January 28, 2016
In an attempt to quantify the onslaught of drug shortages that have plagued medicine for the past 13 years, researchers looked at this issue from January 2001 to March 2014.
What they found wasn’t good. There were nearly 1,800 drug shortages in the United States during that period. Approximately one-third, 610 shortages, were “relevant to the scope” of emergency medicine, according to a study published in January 2016 in the Academy of Emergency Medicine.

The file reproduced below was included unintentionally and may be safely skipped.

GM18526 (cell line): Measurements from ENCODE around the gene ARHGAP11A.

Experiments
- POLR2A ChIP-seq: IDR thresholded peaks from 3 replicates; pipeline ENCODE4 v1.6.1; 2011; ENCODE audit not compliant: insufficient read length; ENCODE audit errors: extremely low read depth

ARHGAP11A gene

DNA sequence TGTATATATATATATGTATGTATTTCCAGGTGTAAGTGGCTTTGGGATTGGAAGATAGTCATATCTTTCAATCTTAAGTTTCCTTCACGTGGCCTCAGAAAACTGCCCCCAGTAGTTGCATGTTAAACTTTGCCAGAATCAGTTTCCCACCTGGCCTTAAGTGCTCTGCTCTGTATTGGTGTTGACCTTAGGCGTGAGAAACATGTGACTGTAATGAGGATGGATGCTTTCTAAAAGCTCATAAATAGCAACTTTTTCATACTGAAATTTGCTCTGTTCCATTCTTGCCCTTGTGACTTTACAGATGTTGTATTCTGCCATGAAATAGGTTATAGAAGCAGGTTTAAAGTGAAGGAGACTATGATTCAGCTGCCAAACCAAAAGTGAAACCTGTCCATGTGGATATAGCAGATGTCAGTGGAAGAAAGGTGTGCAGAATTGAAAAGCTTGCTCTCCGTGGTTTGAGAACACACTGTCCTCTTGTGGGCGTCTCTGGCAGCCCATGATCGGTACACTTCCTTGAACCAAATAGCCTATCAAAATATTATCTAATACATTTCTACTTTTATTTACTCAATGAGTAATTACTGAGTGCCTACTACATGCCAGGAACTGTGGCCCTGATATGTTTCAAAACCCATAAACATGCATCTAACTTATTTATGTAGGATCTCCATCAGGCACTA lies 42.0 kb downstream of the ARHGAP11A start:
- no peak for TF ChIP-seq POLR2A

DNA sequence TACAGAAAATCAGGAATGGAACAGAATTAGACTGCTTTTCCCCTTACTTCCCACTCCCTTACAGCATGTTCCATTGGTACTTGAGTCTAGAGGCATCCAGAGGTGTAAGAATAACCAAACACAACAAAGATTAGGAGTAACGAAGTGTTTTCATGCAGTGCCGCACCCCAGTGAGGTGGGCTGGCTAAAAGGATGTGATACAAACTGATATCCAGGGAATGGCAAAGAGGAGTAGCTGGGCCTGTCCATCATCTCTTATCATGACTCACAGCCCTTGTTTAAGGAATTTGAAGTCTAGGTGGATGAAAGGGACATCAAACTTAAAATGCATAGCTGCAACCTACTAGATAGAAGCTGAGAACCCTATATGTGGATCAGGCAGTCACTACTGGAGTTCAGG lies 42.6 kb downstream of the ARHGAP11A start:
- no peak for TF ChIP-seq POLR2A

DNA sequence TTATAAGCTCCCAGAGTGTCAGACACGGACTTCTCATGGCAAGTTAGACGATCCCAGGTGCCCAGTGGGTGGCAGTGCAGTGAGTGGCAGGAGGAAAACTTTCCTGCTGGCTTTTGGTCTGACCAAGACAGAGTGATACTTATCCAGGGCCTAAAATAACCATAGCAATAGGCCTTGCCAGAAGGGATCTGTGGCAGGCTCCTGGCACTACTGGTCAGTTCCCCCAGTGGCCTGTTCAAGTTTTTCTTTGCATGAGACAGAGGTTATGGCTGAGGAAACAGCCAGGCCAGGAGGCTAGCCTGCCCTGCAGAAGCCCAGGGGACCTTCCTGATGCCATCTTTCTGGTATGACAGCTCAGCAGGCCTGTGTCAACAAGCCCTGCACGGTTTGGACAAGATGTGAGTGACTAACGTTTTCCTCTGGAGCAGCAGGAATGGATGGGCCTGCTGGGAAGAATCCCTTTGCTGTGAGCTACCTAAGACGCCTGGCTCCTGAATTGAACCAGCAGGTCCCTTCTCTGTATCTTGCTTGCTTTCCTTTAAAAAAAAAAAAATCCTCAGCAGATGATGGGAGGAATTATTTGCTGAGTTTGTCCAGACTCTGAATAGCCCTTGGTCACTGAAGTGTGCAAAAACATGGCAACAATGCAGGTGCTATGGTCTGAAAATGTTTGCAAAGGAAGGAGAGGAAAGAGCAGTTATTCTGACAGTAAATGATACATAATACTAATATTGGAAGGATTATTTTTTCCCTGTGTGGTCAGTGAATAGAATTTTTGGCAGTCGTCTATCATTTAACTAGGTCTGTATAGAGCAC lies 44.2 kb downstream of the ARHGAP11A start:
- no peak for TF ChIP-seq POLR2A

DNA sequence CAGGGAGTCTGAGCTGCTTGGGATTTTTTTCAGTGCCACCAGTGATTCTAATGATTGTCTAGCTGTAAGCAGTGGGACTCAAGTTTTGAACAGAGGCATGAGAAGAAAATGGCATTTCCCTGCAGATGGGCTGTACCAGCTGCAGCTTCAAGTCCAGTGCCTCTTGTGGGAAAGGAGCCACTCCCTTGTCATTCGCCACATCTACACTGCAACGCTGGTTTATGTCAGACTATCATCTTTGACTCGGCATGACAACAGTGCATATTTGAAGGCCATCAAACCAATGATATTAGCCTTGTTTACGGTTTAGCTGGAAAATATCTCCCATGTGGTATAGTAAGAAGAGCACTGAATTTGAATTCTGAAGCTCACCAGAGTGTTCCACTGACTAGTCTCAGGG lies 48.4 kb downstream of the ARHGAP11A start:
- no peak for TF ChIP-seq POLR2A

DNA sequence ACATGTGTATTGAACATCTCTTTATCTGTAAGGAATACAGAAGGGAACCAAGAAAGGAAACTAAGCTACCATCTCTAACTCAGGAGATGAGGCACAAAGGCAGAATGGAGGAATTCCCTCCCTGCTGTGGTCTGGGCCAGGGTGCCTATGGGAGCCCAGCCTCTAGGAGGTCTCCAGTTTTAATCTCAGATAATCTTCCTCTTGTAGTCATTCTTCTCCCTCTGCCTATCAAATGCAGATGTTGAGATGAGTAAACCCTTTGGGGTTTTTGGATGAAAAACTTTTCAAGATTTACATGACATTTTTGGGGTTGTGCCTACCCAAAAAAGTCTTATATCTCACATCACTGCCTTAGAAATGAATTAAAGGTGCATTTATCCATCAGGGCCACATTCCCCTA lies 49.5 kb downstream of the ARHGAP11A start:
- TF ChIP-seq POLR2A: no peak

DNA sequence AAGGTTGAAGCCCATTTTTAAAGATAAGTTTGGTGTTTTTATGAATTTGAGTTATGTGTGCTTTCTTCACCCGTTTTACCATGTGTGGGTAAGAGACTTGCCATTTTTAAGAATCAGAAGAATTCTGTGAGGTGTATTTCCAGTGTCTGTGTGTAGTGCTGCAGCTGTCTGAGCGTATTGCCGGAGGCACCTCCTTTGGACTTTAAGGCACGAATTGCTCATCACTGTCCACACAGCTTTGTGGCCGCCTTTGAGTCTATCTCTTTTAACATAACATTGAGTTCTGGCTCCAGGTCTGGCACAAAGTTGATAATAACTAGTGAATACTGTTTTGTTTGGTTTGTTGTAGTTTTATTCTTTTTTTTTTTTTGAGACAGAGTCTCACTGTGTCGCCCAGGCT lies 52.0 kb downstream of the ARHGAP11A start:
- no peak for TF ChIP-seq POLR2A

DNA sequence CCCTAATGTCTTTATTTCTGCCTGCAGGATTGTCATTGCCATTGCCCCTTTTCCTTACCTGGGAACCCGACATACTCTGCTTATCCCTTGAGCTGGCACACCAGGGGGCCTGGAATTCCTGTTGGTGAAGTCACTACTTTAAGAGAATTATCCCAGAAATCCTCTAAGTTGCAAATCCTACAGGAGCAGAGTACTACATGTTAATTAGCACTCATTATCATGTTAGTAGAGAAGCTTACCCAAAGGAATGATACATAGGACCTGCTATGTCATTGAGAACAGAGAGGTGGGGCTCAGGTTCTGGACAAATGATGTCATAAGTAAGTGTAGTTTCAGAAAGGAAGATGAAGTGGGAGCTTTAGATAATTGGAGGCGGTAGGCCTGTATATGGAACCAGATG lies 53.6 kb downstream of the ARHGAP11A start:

What’s more is that from the start of 2008 to March 2014, “drugs used as a direct lifesaving intervention or for high-acuity conditions increased 393% from 14 to 69, and shortages for drugs with no available substitute grew 125% from four to nine,” according to the study.
What’s causing them?
The authors noted that the manufacturers did not cite a reason for nearly half of the emergency medicine drug shortages when contacted.
They also found that shortages were most common for infectious disease drugs.
1. Hawley KL, Mazer-Amirshahi M, Zocchi MS, Fox ER, Pines JM. Longitudinal trends in U.S. drug shortages for medications used in emergency departments (2001-2014). Acad Emerg Med. 2016;23(1):63-69.